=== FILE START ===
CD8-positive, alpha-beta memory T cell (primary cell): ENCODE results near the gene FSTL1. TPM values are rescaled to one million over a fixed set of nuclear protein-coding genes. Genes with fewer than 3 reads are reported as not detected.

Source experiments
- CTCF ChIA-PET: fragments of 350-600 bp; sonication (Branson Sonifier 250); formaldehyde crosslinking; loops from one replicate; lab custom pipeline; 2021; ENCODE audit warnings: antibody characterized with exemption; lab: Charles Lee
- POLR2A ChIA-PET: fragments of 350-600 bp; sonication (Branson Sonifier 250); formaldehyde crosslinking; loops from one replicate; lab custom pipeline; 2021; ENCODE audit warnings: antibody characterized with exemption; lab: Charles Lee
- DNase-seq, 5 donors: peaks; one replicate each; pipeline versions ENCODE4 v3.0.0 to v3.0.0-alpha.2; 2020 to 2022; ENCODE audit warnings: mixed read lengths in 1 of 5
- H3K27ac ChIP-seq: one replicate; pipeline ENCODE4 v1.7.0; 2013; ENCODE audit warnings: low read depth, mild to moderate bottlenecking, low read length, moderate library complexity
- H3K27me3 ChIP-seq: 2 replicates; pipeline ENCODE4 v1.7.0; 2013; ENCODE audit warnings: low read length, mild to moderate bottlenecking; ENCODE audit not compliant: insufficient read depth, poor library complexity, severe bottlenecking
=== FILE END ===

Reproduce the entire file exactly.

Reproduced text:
CD8-positive, alpha-beta memory T cell (primary cell): ENCODE results near the gene FSTL1. TPM values are rescaled to one million over a fixed set of nuclear protein-coding genes. Genes with fewer than 3 reads are reported as not detected.

Source experiments
- CTCF ChIA-PET: fragments of 350-600 bp; sonication (Branson Sonifier 250); formaldehyde crosslinking; loops from one replicate; lab custom pipeline; 2021; ENCODE audit warnings: antibody characterized with exemption; lab: Charles Lee
- POLR2A ChIA-PET: fragments of 350-600 bp; sonication (Branson Sonifier 250); formaldehyde crosslinking; loops from one replicate; lab custom pipeline; 2021; ENCODE audit warnings: antibody characterized with exemption; lab: Charles Lee
- DNase-seq, 5 donors: peaks; one replicate each; pipeline versions ENCODE4 v3.0.0 to v3.0.0-alpha.2; 2020 to 2022; ENCODE audit warnings: mixed read lengths in 1 of 5
- H3K27ac ChIP-seq: one replicate; pipeline ENCODE4 v1.7.0; 2013; ENCODE audit warnings: low read depth, mild to moderate bottlenecking, low read length, moderate library complexity
- H3K27me3 ChIP-seq: 2 replicates; pipeline ENCODE4 v1.7.0; 2013; ENCODE audit warnings: low read length, mild to moderate bottlenecking; ENCODE audit not compliant: insufficient read depth, poor library complexity, severe bottlenecking